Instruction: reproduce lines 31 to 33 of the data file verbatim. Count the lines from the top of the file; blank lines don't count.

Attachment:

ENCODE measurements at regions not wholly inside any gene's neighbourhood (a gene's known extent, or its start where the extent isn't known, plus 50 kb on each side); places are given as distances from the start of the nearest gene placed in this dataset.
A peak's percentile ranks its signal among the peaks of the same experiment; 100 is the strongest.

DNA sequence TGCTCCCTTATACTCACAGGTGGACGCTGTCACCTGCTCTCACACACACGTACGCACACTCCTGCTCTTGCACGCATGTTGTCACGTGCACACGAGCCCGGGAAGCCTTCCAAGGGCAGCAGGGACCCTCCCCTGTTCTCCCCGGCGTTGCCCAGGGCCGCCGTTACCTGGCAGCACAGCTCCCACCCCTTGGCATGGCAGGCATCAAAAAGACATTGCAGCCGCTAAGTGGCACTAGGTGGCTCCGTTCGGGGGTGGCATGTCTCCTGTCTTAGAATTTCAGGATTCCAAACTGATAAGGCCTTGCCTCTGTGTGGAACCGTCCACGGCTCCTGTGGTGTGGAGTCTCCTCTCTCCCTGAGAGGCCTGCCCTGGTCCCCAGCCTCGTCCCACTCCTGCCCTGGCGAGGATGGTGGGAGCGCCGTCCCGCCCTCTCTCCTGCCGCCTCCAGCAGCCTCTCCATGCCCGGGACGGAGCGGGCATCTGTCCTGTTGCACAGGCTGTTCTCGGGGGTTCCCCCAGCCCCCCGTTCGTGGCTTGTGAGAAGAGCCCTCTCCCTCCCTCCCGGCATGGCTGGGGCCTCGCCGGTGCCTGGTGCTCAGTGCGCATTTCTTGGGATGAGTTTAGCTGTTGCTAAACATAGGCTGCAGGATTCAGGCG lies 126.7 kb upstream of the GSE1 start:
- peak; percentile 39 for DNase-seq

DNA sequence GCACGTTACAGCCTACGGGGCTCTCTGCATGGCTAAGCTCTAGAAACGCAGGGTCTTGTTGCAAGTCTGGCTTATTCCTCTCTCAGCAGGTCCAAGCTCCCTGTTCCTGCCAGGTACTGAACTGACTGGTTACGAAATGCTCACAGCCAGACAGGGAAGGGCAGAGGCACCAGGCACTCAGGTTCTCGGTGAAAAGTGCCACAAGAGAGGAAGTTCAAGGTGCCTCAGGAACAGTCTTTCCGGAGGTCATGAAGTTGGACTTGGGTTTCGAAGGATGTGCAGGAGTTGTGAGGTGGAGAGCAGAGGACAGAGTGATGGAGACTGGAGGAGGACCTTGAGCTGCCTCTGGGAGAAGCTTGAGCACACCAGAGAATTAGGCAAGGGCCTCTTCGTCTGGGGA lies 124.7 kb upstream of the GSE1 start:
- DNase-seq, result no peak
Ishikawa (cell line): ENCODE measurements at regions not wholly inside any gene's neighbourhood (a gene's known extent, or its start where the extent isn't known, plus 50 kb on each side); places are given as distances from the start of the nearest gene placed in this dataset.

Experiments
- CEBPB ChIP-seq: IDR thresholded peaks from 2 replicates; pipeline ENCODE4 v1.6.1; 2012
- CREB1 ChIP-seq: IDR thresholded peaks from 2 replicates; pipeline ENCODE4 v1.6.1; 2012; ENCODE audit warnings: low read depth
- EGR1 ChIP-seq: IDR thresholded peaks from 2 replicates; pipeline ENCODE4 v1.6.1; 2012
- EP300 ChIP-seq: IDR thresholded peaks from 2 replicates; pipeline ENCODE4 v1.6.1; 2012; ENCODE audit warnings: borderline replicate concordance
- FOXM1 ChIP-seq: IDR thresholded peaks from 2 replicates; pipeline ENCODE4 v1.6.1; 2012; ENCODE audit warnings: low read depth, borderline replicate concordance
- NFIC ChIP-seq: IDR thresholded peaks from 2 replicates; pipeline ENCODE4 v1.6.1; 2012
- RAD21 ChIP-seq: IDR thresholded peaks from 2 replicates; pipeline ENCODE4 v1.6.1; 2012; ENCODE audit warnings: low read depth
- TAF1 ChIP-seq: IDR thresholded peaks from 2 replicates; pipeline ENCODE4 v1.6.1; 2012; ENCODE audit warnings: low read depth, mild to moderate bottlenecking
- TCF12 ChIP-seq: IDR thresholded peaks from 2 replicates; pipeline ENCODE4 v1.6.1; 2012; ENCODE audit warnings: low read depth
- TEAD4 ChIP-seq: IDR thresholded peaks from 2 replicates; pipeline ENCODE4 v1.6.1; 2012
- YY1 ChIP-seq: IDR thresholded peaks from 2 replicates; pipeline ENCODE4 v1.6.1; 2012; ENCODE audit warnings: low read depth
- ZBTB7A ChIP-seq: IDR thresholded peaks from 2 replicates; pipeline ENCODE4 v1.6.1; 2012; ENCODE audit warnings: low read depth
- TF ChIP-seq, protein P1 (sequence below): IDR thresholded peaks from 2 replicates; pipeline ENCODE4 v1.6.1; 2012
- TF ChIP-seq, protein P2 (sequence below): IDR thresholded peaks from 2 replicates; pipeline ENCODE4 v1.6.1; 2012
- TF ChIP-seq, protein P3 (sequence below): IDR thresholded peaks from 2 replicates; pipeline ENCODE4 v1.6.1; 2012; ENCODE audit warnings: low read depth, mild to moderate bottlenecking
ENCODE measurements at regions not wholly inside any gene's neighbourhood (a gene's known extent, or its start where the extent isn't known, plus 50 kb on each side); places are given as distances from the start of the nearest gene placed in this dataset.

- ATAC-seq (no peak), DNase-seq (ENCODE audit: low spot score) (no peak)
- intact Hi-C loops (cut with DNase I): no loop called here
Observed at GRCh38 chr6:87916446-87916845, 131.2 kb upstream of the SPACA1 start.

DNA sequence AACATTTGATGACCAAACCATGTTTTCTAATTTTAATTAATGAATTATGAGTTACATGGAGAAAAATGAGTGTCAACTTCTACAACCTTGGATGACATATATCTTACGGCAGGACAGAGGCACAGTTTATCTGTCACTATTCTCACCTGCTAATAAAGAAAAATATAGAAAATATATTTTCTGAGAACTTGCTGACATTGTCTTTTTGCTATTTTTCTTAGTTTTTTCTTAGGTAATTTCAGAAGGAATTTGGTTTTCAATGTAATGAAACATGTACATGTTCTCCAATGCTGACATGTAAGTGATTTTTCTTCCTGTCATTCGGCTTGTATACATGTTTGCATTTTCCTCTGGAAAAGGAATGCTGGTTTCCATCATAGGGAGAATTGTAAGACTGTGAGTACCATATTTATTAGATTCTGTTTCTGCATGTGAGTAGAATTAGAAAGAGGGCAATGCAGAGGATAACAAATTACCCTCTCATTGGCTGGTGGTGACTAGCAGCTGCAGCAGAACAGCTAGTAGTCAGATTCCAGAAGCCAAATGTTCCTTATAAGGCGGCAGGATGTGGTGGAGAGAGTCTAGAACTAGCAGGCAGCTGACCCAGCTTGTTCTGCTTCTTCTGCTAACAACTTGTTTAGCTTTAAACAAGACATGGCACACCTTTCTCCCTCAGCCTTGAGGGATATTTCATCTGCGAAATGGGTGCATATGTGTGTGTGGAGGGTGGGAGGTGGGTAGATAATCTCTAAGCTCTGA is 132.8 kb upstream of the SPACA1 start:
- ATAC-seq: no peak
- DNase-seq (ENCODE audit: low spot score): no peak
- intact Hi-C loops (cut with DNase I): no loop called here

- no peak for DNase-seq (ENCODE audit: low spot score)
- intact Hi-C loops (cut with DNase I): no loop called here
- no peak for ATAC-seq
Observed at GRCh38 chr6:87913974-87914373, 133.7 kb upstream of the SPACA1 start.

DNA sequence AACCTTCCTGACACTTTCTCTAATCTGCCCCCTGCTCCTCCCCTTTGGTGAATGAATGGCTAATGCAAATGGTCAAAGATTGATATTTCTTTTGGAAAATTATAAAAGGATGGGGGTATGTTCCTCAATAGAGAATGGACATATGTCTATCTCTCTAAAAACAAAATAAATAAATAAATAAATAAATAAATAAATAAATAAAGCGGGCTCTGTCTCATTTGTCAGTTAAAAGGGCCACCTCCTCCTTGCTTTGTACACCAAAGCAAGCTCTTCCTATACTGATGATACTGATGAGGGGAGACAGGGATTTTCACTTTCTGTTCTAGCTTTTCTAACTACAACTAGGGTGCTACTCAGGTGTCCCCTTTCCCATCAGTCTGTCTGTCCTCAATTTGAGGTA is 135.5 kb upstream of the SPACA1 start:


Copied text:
- intact Hi-C loops (cut with DNase I): no loop called here

- no peak for DNase-seq (ENCODE audit: low spot score)
- intact Hi-C loops (cut with DNase I): no loop called here